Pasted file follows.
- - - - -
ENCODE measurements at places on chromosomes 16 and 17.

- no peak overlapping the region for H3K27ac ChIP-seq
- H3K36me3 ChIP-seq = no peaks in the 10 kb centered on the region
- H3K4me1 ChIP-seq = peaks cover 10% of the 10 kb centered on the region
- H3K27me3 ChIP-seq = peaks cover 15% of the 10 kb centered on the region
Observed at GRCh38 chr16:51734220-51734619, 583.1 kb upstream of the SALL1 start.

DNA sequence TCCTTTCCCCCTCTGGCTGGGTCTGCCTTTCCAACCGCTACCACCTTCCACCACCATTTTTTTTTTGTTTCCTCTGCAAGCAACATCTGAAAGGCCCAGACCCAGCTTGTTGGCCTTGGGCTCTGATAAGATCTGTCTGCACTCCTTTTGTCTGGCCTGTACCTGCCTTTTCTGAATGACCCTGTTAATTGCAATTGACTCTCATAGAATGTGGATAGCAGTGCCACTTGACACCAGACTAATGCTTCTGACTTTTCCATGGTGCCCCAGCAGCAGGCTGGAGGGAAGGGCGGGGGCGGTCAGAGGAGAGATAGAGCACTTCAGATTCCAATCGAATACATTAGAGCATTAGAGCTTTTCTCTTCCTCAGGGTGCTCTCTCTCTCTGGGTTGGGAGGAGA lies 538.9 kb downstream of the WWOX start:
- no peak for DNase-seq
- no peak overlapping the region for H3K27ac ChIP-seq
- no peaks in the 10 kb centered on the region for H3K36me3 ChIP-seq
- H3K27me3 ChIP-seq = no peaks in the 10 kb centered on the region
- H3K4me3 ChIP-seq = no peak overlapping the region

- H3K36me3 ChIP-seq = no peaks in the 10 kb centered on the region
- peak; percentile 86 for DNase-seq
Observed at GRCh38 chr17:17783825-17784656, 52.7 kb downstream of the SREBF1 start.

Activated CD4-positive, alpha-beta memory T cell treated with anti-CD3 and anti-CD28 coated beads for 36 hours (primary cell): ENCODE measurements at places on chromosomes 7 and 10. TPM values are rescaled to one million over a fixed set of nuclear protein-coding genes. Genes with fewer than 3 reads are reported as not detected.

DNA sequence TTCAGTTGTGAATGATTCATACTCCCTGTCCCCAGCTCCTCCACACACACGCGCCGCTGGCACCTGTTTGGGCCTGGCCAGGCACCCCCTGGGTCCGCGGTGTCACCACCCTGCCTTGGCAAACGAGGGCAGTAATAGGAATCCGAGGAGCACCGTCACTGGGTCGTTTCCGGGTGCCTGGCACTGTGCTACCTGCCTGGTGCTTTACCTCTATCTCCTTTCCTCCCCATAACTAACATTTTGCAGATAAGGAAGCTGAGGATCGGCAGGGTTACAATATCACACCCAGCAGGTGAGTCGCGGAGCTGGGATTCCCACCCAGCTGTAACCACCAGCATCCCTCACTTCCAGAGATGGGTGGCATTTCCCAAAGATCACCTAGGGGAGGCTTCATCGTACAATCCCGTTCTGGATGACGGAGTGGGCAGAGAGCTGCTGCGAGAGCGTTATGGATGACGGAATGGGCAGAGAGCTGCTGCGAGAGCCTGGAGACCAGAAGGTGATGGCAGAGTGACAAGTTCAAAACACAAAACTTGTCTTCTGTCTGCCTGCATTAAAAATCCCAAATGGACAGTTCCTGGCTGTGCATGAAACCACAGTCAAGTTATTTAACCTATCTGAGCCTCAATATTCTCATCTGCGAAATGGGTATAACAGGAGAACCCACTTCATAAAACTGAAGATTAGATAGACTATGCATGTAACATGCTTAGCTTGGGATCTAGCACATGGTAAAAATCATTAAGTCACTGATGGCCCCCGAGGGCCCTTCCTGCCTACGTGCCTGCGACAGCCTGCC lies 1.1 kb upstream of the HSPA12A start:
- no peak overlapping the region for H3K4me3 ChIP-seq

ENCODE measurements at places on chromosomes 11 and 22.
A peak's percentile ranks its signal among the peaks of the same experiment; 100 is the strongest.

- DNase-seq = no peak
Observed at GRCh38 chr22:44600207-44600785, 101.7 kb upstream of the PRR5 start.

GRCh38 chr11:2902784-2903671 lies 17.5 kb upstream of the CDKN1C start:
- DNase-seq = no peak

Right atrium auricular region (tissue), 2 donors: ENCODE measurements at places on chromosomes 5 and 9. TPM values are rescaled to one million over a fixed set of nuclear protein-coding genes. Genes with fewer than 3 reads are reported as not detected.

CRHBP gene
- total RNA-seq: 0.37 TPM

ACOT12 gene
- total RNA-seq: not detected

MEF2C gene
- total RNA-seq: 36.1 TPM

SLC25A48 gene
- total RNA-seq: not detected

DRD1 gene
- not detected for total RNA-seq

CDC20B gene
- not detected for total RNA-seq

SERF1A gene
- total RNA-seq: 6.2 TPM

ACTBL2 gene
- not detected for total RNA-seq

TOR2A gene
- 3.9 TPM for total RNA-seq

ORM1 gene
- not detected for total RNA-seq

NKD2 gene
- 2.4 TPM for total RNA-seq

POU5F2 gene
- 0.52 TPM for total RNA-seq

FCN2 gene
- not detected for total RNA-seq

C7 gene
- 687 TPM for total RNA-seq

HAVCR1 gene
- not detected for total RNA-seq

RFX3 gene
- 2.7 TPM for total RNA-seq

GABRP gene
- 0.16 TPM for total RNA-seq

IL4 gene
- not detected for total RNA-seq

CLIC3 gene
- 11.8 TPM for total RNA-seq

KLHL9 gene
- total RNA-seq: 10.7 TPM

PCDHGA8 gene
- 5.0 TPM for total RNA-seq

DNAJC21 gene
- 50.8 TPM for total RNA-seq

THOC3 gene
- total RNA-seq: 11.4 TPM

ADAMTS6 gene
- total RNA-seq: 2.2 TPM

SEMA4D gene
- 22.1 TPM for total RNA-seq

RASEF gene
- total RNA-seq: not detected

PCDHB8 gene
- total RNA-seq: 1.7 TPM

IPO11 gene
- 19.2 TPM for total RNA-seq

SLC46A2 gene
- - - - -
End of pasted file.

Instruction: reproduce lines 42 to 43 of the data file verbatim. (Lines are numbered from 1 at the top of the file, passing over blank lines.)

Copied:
TOR2A gene
- 3.9 TPM for total RNA-seq